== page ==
Friday, December 29, 2006

Mike Evans, Actor in ‘The Jeffersons,’ Dies at 57

By The Associated Press

TWENTYNINE PALMS, California (AP) - Actor Mike Evans, best known as Lionel Jefferson in the TV comedy series “All in the Family” and “The Jeffersons,” has died. He was 57.

Evans, who was born in Salisbury, N.C., died of throat cancer Dec. 14 at his mother’s home in Twentynine Palms, said his niece, Chrystal Evans.

Evans, along with Eric Monte, also created and wrote for “Good Times,” one of the first TV comedy series that featured a primarily black cast.

Michael Jonas Evans was born Nov. 3, 1949. His father, Theodore Evans Sr., was a dentist while his mother, Annie Sue Evans, was a school teacher.

The family moved to Los Angeles when Evans was a child.

He studied acting at Los Angeles City College before getting the role of Lionel Jefferson in the 1970s situation comedy “All in the Family.”

Evans kept the role of Lionel when “The Jeffersons” launched in 1975. The hit show was a spinoff featuring bigoted Archie Bunker’s black neighbors in Queens who “move on up to the East Side” of Manhattan.

Evans was replaced by Damon Evans (no relation) for four years, then he returned to the series from 1979 to 1981.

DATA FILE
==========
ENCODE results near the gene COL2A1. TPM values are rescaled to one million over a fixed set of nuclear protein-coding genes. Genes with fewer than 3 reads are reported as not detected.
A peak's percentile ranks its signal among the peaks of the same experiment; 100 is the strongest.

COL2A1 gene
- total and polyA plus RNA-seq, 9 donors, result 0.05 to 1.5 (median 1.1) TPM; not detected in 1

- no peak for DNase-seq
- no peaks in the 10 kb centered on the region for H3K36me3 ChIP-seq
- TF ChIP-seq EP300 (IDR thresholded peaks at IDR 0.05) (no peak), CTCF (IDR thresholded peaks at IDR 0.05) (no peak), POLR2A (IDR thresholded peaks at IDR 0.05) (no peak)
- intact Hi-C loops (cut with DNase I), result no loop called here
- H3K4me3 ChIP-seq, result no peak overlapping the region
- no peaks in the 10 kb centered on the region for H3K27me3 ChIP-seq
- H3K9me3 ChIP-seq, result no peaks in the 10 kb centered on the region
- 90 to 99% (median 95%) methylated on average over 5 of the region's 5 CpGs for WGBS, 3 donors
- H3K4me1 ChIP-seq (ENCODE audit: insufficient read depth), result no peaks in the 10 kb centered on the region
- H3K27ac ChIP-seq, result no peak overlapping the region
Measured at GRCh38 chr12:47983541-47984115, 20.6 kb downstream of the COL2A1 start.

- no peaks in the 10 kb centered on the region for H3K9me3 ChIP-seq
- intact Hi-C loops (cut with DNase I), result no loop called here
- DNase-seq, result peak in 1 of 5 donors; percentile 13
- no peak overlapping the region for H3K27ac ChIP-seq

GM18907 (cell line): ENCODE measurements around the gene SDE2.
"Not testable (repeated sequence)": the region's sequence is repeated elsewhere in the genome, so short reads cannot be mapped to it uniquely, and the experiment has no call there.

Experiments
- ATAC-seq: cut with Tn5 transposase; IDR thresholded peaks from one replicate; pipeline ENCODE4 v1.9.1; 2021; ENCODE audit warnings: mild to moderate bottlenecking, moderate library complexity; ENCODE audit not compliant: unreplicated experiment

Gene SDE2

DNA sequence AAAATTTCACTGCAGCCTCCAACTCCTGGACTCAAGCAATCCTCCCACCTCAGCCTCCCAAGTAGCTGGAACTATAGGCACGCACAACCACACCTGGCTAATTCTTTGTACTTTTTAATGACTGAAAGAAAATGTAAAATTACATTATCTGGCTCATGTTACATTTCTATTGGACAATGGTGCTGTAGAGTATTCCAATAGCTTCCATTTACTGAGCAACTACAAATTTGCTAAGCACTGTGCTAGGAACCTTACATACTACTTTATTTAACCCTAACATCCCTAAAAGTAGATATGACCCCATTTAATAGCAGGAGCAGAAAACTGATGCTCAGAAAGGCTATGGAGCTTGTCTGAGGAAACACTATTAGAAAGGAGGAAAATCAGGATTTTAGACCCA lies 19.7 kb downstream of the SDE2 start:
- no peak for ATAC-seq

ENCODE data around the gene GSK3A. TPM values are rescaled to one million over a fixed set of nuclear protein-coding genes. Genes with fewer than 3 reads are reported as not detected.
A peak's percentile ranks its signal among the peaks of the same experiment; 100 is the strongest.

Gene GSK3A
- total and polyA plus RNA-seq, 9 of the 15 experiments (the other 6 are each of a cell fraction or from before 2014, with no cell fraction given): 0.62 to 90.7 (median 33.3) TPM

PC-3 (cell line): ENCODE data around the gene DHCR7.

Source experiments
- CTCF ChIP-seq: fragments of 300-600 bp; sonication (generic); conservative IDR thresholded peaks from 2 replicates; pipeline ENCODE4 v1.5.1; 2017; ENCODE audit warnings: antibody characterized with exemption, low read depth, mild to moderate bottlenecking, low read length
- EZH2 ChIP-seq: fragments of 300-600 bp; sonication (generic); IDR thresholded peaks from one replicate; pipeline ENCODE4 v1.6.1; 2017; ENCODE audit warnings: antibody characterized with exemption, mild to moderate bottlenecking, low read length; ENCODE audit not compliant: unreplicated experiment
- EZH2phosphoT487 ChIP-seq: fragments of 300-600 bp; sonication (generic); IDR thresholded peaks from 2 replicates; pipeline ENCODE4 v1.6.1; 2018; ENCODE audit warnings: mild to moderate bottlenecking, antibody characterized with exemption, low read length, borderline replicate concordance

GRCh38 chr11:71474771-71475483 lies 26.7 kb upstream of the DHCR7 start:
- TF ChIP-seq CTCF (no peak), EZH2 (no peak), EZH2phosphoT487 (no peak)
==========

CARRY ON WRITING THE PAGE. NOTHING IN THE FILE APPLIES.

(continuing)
He also acted in the 1976 TV miniseries “Rich Man, Poor Man” and made guest appearances on the TV series “Love, American Style” and “The Streets of San Francisco.” His last role was in a 2000 episode of “Walker, Texas Ranger.”

In recent years he had invested in real estate in Southern California.

Posted by Nuttshell on 12/29 at 12:24 AM in Celebrity
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Saturday, December 23, 2006

Twas’ The Night Before Christmas

T’was the night before Christmas, when all through the house,
Not a creature was stirring, not even a mouse;
The stockings were hung by the chimney with care,
In hopes that St. Nicholas soon would be there.

The children were nestled all snug in their beds,
With no thought of the dog filling their heads;